Originally published in 1985, By the Bomb's Early Light is the first book to explore the cultural 'fallout' in America during the early years of the atomic age. Paul Boyer argues that the major aspects of the long-running debates about nuclear armament and disarmament developed and took shape soon after the bombing of Hiroshima. The book is based on a wide range of sources, including cartoons, opinion polls, radio programs, movies, literature, song lyrics, slang, and interviews with leading opinion-makers of the time. Through these materials, Boyer shows the surprising and profoundly disturbing ways in which the bomb quickly and totally penetrated the fabric of American life, from the chillingly prophetic forecasts of observers like Lewis Mumford to the Hollywood starlet who launched her career as the 'anatomic bomb.' In a new preface, Boyer discusses recent changes in nuclear politics and attitudes toward the nuclear age.
|Publisher:||The University of North Carolina Press|
|Edition description:||Second Edition|
|Product dimensions:||6.12(w) x 9.25(h) x 1.37(d)|
About the Author
Paul Boyer is Merle Curti Professor of History and director of the Institute for Research in the Humanities at the University of Wisconsin-Madison. His books include When Time Shall Be No More: Prophecy Belief in Modern American Culture.
What People are Saying About This
A highly perceptive, well-researched, and eloquent, often passionate, account.American Historical Review
Sobering. . . . [A] rich and disturbing chronicle.Newsweek
Most Helpful Customer Reviews
In By The Bomb¿s Early Light: American Thought and Culture at the Dawn of the Atomic Age, Paul Boyer explores the social developments in the United States contemporaneous with the dropping of the first atomic bomb over Hiroshima. Although Boyer frequently mentions the political effects of the universally feared weapon, he maintains a primarily cultural approach to historiography throughout the work, first published in 1985. It encapsulates a cultural history of the United States from the news of Hiroshima in August of 1945 until the beginning of the 1950s.Fear and confusion, the two predominant reactions that arose in American public life as a result of the bomb, are analyzed and interpreted in a cultural context as well as from a political point-of-view throughout the book. These two sentiments of fear and confusion are the main themes, which Boyer returns to frequently. The author¿s detached style of cultural analysis is consistent throughout the work, but he admits that his interest in the subject is personal. In the book¿s introduction, he confesses that he believes that his own consciousness has been shaped acutely by the bomb¿s existence.The chapters in By The Bomb¿s Early Light are incredibly detailed and effectively describe exactly what was going on in American public life at the end of the 1940s. In ¿The Political Agenda of the Scientists¿ Movement,¿ for example, he recalls the experiences and beliefs of the most prominent atomic scientists. Where appropriate, he clearly differentiates the privately expressed beliefs from those that are publicly espoused. Boyer highlights the fluidity of the public¿s collective conscience with keen insight. He pays careful attention to chronology while showing how shifts in public opinion tended to correlate with changes in intellectual advocacy of the One World Government movement. Later, he shows how the public could be even more acutely swayed by the denouncement of this agenda by well-respected establishment politicians.His analysis of American cultural life in the atomic age is not limited to quantitative shifts in public opinion. The qualitative changes are presented more plentifully in subsequent chapters. ¿Optimistic Forecasts¿ and ¿Darker Social Visions¿ contrast the different attitudes toward future possibilities relating to atomic energy. Boyer recalls how Arthur H. Compton idealized the Manhattan Project as one of the ¿greatest human adventures of all time¿ and referred to the project¿s racially diverse workforce as a victory over the Nazis and their repudiation of ¿Jewish science¿. Virgil Jordan¿s Manifesto for the Atomic Age (1946) is summarized as a work in which fears of centralized government control are profoundly expressed. Boyer presents a wide array of radically differing contemporary opinions on atomic energy. His detached scholarly approach works well because he understands that the reader ¿ with a better historical hindsight perhaps - is fully capable of evaluating their merits.Boyer¿s history of post-Hiroshima America is highly recommended for cultural historians and American historians alike. Those who have a more keen interest in political history may find the book tedious and redundant. The few times that the author does bring up facts with political interest ¿ such as how the fear of the bomb was channeled by political figures into the Red Scare, he treats the notion as a closing thought for a chapter rather than as a theory to be explored. The author uses his chapters as a means to separate topics and they often overlap. It is sometimes difficult for the reader to keep up with the dozens of politicians and intellectual figures that he weaves into his narrative. The reader can lose track of the fact that they¿ve been introduced at all! By The Bomb¿s Early Light is a rich cultural history that fills the void of a theme often neglected in broad American history narratives.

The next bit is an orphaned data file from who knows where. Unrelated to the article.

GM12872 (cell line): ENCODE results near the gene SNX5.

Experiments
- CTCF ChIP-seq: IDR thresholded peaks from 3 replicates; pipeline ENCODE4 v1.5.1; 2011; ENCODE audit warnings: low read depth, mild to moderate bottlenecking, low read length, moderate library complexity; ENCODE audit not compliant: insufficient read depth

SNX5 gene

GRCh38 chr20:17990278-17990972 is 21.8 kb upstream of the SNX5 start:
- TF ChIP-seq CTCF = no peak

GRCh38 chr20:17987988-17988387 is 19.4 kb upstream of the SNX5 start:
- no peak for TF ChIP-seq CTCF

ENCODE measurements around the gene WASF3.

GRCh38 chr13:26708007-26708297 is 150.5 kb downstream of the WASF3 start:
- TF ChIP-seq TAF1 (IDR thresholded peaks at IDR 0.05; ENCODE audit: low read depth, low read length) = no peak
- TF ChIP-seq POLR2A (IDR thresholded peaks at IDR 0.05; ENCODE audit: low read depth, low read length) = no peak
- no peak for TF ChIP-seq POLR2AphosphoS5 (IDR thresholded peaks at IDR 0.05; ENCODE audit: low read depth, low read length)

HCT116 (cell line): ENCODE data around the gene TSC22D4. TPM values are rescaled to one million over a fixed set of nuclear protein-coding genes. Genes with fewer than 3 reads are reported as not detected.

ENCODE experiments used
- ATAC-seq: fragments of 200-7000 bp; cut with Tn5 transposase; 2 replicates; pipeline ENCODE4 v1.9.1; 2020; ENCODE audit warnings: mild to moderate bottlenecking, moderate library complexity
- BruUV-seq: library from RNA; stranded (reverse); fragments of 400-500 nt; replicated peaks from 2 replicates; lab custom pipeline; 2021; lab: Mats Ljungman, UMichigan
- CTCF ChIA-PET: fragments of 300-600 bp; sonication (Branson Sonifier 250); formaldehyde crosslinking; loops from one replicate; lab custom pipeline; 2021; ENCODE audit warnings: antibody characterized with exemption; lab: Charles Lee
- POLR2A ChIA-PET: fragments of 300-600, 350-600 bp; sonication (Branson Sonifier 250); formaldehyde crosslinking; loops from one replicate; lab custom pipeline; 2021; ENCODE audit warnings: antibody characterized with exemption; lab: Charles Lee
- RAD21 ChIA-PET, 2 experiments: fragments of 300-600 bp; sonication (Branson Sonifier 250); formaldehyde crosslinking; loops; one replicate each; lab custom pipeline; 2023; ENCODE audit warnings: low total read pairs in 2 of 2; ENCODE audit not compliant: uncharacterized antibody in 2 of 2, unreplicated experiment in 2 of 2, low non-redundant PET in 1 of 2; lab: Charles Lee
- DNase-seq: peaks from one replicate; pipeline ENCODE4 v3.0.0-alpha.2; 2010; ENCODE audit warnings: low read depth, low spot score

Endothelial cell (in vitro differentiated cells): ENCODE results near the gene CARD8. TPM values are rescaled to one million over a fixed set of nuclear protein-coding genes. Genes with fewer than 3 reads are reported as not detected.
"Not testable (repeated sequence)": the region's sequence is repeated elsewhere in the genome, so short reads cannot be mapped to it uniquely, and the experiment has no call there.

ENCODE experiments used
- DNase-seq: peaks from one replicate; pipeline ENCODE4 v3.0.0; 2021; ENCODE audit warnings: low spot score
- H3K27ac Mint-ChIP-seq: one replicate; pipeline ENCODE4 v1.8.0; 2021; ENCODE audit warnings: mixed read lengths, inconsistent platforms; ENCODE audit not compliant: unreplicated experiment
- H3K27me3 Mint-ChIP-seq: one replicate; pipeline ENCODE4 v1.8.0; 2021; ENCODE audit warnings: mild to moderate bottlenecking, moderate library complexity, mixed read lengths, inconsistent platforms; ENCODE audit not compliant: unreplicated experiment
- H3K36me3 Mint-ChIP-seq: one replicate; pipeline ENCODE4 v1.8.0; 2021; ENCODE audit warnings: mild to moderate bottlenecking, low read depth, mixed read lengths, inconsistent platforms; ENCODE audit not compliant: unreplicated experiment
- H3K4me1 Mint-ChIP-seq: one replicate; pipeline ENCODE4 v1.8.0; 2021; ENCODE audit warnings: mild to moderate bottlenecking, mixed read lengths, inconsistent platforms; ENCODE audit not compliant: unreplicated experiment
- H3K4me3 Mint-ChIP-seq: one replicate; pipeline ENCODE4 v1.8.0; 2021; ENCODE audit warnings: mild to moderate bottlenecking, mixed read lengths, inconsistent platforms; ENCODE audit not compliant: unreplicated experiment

i love this book. readable, approachable, and meaningful for any audience, from the novice hostorian to the veteran political scientist.